5 Min

GDPR for recruitment agencies: How does GDPR affect recruitment?

From the moment candidates submit their CVs, until the time they are hired, recruitment agencies will be dealing with and processing the most important type of data: personal data.

UK GDPR compliance is an important part of both candidate recruiting and secure data management. You can comply with UK GDPR and make significant improvements to your business if you are prepared and well-informed. All organisations in the UK, as well as any organisations processing the data of European Union (EU) residents, regardless of where they are in the world, are required to comply with GDPR.

In this article, you will be able to learn more about UK GDPR, how it impacts the recruitment industry, what key areas recruiters should focus on in UK GDPR, and the risk of non-compliance.

In this Article

Basic UK GDPR Terminology for Recruiters 

Before we go any further into understanding how recruitment agencies can start complying with UK GDPR, let us take a look at the basic terminology frequently used when speaking about UK GDPR.

  • Personal data
    • Information about a living individual that has been identified or may be identified. Names, dates of birth, email addresses, phone numbers, addresses, physical traits, and location data are all examples of personal data.
  • Special category data
    • Personal information on a person's racial or ethnic origin, political ideas, religious or philosophical beliefs, trade union membership, and health and sexual orientation.
  • Consent
    • Individuals have choice and continuous control over how their data is used, and your organisation should be open and accountable for your processes.
  • Candidates or “data subjects.”
    • Since candidates may be recognized by the personal data they provide to the recruitment agency, they are considered as data subjects. Under the UK GDPR, members of recruiting agencies are also considered as data subjects, although their information will not be processed to the same degree as candidate data.
  • Recruiters or “data controllers.”
    • The objective of gathering candidate personal data is determined by recruitment agencies who act as their company's key representatives to applicants. As a result, they are the data controllers, and they are solely responsible for safeguarding candidate data and properly processing it. 
  • Recruitment software systems
    • Recruitment software systems are also considered as data processors that process applicant data on your behalf and according to your recruitment agencies specifications.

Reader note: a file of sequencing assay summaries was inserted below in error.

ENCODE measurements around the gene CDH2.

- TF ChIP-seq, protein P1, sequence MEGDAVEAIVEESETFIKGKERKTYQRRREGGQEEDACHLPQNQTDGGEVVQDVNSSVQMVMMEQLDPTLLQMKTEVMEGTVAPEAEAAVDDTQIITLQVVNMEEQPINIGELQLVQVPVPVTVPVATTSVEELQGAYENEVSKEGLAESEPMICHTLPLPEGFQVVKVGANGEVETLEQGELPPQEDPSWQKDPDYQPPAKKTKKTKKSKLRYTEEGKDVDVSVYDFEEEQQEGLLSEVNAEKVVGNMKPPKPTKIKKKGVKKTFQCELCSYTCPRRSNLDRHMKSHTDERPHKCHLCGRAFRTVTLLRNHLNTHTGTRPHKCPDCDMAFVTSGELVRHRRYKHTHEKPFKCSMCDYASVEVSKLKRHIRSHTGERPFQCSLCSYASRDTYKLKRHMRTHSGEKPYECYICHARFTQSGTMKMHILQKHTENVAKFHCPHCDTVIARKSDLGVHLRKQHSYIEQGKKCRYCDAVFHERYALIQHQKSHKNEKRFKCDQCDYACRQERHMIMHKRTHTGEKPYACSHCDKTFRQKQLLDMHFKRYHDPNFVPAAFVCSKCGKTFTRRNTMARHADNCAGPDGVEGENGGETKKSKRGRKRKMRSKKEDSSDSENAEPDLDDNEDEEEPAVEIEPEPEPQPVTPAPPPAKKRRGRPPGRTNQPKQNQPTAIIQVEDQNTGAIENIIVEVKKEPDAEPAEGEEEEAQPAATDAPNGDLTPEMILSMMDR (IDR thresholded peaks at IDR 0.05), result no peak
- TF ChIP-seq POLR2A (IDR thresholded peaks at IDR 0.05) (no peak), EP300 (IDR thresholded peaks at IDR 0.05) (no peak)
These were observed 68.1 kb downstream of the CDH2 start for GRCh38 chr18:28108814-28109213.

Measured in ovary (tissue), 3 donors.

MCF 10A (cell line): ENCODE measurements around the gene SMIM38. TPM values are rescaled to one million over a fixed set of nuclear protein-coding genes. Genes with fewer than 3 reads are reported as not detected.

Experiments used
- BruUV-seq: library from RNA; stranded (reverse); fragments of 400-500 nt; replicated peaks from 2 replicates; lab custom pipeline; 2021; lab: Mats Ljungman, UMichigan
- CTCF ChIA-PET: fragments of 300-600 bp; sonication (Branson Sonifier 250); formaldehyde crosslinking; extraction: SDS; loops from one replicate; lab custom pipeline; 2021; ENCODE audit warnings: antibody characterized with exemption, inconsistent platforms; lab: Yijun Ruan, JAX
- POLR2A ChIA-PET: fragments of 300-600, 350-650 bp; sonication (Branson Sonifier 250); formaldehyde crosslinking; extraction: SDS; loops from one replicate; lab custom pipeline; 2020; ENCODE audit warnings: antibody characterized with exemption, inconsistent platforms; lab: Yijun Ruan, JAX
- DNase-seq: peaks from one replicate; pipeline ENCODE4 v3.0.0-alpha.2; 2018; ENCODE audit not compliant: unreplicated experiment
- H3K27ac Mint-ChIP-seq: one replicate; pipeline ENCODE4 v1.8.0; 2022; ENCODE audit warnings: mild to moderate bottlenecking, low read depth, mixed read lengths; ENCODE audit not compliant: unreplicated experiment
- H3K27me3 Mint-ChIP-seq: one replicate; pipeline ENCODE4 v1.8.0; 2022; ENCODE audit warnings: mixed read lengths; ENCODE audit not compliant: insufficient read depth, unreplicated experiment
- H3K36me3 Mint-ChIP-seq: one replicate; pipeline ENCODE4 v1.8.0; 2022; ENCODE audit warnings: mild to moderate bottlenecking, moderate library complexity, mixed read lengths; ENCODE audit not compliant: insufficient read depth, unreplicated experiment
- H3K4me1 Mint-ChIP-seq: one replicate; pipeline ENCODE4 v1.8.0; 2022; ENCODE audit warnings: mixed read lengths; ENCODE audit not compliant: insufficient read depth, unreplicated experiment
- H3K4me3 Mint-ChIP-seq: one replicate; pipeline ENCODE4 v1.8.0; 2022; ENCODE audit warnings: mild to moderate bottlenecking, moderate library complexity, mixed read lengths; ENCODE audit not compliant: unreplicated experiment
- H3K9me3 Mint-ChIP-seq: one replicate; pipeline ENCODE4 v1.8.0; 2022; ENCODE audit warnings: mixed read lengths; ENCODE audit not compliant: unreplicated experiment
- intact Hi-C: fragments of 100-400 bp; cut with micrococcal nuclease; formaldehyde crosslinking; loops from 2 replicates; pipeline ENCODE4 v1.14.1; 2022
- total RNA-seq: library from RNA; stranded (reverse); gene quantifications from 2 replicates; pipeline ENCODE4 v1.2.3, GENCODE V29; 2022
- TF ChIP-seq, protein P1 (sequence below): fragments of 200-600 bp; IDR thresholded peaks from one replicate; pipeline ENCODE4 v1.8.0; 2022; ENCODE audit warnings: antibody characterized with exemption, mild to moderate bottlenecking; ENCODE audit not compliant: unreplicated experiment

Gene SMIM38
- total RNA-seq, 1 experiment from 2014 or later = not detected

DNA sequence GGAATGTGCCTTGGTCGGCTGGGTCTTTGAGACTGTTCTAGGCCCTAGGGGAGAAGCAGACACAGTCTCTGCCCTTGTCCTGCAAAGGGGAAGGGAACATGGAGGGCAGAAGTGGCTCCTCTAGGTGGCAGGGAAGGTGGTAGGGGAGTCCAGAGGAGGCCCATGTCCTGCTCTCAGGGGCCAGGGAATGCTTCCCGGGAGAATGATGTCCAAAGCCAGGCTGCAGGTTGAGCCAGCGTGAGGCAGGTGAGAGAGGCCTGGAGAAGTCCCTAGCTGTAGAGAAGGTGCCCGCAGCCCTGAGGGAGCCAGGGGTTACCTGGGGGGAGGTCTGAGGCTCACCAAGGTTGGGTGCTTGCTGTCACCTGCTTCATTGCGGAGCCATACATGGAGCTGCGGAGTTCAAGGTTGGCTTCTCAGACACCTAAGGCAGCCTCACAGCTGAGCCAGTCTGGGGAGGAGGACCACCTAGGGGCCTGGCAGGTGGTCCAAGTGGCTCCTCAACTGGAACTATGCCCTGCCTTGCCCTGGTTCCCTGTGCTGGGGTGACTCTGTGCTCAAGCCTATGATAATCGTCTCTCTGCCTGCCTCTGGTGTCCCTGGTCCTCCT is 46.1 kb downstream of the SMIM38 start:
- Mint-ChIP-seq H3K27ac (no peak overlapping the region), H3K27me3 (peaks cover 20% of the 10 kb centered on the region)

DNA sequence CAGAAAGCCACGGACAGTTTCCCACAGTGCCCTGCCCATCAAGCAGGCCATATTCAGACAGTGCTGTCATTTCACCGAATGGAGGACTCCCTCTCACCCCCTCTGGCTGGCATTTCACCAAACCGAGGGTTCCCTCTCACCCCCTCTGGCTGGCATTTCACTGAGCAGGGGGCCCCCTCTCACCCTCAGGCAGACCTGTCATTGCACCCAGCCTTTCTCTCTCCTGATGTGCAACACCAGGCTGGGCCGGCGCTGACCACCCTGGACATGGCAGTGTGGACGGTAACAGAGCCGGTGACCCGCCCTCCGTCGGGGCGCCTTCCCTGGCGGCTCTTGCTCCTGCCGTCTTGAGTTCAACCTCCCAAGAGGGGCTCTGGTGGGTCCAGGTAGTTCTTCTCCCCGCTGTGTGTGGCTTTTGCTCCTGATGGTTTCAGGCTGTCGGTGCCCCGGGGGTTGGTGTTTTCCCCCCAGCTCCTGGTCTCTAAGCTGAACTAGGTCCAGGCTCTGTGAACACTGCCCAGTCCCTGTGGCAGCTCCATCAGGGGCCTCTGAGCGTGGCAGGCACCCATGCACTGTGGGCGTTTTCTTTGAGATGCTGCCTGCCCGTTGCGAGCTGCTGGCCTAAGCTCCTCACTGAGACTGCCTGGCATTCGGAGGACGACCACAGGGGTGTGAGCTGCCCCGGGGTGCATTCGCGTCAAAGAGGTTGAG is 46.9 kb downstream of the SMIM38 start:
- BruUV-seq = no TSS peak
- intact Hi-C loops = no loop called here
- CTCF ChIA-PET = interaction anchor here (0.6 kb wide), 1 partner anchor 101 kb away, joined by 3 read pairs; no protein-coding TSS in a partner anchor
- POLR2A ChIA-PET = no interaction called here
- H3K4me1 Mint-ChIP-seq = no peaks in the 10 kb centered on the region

Why is complying to the UK GDPR important for recruitment agencies?

The UK GDPR was established in order to make it easier and safer for individuals to buy products and use services that required their personal data. Knowing that the UK GDPR was in place and that organisations are strictly required to comply with it gives individuals a sense of security when they are required to provide their personal information to them.

Typically, recruitment agencies will be storing and processing candidate personal data, such as:

  • Individuals' contact details
  • Salary expectations/salaries
  • Health information
  • Residential information

In order to start off with compliance, your recruitment agency must be transparent about how you collect, process and store data. You must also have an easy-to-understand privacy notice for the people you employ and job candidates to make them aware of their privacy rights.

Speaking of privacy rights, once UK GDPR is implemented, individuals will need to be made aware of their rights when it comes to data privacy. The next section of this blog will help you understand what privacy rights are and just how important they are.


What are the eight privacy rights of individuals in UK GDPR?

There are eight fundamental rights that affect how recruiters can collect, store and use data and give you and your data subjects an understanding of how you can use them to your benefit. They are:

  • The Right to Information

    • It states that a data subject has the right to inquire about the type of data that a data controller processes and why the data controller needs it.
  • The Right to Access

    • The right to access allows the data subject to see the personal data that you process about them.
  • The Right to Rectification